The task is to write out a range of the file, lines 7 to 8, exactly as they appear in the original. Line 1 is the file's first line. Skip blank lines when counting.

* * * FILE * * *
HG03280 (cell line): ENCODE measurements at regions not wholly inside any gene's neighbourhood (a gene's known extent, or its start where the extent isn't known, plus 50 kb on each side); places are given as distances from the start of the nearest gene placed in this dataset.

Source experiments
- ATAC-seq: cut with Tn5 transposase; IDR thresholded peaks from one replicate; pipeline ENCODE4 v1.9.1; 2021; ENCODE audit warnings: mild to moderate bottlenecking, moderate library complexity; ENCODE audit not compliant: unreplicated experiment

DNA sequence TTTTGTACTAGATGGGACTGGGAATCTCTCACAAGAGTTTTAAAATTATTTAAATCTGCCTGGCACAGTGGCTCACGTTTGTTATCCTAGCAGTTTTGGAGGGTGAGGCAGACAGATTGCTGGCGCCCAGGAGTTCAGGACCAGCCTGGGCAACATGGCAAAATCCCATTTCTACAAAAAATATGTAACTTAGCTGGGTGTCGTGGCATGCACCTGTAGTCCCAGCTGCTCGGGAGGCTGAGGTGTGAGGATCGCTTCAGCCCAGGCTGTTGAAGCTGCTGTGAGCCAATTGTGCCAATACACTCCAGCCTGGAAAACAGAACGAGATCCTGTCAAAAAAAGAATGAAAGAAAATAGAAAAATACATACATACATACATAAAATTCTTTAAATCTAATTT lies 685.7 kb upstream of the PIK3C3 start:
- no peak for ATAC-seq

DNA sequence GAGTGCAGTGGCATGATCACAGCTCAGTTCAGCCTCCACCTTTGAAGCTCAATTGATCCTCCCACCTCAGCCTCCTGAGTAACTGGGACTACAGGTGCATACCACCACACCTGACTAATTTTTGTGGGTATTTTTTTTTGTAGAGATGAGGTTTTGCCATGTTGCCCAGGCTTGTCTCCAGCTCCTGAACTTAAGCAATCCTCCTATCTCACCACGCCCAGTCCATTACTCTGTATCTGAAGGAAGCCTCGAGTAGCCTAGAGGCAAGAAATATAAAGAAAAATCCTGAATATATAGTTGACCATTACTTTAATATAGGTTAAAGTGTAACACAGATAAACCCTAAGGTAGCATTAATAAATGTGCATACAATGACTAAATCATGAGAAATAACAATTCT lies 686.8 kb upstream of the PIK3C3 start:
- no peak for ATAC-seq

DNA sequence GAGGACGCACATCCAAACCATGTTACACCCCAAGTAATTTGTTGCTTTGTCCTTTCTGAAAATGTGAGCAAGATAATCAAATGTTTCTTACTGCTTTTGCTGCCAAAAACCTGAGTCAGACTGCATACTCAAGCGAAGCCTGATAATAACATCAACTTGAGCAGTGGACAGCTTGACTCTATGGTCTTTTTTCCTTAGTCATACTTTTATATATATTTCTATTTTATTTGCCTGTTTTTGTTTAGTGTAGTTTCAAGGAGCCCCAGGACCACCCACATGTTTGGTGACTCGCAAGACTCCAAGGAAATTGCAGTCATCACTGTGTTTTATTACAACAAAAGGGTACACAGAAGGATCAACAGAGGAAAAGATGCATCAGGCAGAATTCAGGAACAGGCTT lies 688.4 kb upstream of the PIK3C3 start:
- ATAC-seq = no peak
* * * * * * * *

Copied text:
- no peak for ATAC-seq

DNA sequence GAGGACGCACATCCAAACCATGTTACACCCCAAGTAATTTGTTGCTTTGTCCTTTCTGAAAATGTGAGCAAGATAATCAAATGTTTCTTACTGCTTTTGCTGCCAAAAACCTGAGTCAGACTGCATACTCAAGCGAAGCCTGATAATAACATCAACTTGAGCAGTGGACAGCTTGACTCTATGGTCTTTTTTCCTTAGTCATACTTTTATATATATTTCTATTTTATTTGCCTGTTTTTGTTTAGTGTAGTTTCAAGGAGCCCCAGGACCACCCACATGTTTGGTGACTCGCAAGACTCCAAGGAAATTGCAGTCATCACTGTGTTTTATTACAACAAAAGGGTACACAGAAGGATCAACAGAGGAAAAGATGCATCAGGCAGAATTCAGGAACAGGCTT lies 688.4 kb upstream of the PIK3C3 start: